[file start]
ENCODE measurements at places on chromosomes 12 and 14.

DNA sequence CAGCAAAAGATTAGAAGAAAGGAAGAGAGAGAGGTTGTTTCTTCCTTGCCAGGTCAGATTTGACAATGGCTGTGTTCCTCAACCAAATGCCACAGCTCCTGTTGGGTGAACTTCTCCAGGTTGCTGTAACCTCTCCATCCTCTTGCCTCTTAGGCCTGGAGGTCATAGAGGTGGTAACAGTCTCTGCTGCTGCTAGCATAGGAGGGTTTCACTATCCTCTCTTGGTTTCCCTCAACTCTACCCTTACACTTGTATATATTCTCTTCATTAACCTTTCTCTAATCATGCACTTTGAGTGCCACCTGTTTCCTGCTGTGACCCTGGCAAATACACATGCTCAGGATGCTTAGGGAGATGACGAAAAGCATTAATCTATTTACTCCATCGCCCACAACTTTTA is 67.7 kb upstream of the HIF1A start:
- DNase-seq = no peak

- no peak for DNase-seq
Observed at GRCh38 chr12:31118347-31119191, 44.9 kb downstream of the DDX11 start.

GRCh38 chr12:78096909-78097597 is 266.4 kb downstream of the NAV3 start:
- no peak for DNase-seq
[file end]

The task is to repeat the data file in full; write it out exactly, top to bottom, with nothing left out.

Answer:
ENCODE measurements at places on chromosomes 12 and 14.

DNA sequence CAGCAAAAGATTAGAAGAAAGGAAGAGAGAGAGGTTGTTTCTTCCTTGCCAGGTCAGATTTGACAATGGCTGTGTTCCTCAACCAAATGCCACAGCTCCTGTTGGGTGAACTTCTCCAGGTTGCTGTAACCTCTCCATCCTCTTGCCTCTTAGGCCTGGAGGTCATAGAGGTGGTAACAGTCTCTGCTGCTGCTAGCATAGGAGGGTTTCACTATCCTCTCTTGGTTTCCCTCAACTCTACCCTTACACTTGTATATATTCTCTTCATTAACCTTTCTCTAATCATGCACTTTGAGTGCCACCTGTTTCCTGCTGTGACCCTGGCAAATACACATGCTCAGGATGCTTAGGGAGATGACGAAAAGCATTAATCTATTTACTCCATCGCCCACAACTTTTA is 67.7 kb upstream of the HIF1A start:
- DNase-seq = no peak

- no peak for DNase-seq
Observed at GRCh38 chr12:31118347-31119191, 44.9 kb downstream of the DDX11 start.

GRCh38 chr12:78096909-78097597 is 266.4 kb downstream of the NAV3 start:
- no peak for DNase-seq